Desperadoes attack Islamic university in capital: Three girls among six killed
Islamabad, Oct 21: Three girls were among six people killed on Tuesday in twin suicide attacks inside the International Islamic University, Islamabad. Two blocks were severely damaged.
This is the first time that militants have targeted women and a prestigious Islamic educational institution.
The blasts took place in quick succession in segregated blocks for girls and boys in the university's campus in the capital's H-10 sector.
A bomber barged into the women-only facility despite fierce resistance put up by a local worker, blowing himself up at the entrance of the girls' cafeteria.
The other bomber detonated his explosives-laden jacket on the first floor of the Imam Abu Hanifa block.
A string of attacks have rocked Peshawar, Swat, Rawalpindi, Lahore, and Islamabad since Oct 5, killing more than 250 people. The bombings have made October one of the bloodiest months since the beginning of the terrorist attacks.
No one has so far claimed responsibility for the strikes.
The incident took place amid reports about threats to educational institutions, some of which decided to close their facilities for a few days. However, officials of the Islamic University said they were not aware of any direct threat.
"We were hearing that some schools were being closed down, but we never received any specific threat," an outraged Prof Parveen Tariq Agha, the in-charge of the women's wing said.
She rejected suggestion of a SECURITY personnel guard the main entrance to the university after the twin suicide attacks
security lapse and said the university's premises were properly secured. But, she said, no one could have guessed that a suicide bomber would target girls in this manner.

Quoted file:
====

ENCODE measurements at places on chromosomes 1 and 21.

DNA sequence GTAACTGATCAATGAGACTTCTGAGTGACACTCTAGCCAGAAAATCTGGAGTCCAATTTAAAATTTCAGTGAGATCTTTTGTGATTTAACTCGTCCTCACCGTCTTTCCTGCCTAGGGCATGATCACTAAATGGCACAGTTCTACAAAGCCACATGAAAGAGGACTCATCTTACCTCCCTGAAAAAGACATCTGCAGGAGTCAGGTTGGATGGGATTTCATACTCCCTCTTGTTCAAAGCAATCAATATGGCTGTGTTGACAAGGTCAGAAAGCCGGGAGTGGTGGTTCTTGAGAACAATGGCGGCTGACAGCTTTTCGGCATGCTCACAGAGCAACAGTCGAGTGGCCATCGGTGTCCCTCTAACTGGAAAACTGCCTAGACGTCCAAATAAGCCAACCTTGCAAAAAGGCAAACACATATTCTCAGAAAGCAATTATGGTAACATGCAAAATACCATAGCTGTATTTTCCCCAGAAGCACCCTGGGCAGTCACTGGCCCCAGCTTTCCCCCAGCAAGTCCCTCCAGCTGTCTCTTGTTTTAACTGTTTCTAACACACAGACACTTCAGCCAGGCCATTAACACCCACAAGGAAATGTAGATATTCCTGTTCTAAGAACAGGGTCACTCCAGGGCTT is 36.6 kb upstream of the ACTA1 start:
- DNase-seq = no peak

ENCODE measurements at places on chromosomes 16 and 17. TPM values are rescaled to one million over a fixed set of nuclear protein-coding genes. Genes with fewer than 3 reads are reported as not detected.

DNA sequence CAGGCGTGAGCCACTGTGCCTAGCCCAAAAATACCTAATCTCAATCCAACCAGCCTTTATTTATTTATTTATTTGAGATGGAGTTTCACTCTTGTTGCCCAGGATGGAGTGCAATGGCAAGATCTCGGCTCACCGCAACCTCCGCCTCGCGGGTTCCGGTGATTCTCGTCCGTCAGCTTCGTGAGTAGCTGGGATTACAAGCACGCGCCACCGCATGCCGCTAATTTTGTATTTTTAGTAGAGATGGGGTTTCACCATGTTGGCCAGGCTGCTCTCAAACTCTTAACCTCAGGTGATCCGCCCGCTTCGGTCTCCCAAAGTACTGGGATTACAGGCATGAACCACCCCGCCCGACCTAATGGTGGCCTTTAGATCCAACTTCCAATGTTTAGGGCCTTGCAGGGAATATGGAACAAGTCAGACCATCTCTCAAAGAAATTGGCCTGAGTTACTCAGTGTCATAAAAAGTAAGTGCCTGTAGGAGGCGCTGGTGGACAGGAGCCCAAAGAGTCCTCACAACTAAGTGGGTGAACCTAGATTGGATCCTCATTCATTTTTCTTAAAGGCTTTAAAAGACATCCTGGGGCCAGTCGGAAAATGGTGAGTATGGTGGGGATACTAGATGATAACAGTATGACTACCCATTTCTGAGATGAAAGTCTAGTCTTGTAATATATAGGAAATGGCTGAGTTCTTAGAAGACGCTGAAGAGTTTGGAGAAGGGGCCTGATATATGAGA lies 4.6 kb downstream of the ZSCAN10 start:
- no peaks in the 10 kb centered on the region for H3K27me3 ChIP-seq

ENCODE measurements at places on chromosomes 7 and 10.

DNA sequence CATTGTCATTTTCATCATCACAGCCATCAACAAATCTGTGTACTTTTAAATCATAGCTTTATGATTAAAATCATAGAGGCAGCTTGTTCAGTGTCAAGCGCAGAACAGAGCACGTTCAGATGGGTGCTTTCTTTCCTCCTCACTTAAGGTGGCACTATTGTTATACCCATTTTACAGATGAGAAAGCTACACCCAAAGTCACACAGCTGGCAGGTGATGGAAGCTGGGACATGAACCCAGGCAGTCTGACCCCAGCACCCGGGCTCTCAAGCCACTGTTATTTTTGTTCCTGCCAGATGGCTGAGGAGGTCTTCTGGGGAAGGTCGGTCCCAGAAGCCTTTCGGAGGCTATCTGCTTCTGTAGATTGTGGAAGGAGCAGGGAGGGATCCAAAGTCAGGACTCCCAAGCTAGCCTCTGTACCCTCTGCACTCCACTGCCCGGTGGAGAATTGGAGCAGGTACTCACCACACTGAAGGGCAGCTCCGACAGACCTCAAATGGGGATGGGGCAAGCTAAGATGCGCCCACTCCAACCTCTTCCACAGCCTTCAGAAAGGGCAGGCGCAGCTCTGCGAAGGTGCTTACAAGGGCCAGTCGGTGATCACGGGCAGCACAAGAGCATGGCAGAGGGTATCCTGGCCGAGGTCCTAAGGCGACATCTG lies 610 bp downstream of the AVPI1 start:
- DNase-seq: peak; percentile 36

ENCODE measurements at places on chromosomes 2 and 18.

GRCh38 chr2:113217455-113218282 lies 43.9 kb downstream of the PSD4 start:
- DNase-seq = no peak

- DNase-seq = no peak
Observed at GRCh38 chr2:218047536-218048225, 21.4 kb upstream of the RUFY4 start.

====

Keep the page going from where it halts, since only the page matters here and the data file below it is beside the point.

Other teachers were equally outraged.
"This is a cowardly act," another faculty member said. "Those who target students, particularly women, cannot even be considered human beings," she said.
The new campus of the International Islamic university is spread over several acres and houses over 17,000 students, including 6,000 women. There are 2,000 foreign students from 45 countries, but mostly from China and African countries.
Sources said that security and intelligence agencies had information that terrorists would strike a university on Tuesday.
The police said one of the attackers, who was carrying five to seven kilograms of explosives, blew himself outside the office of the chairman of the Sharia Department, killing two people and creating a hole in the office wall and cracking adjacent walls. Eyewitnesses said that shards of glass and body parts lay scattered in the corridor. Nearby rooms, including a conference room and classes, were damaged by the blast.
The other suicide bomber, they said, struck the girl's cafeteria after 3pm.
Pellets mixed with the explosives also damaged a large area, perforating roofs and walls. Investigators said they had found skin attached to a forehead and an ear, which they believed were of one of the attackers.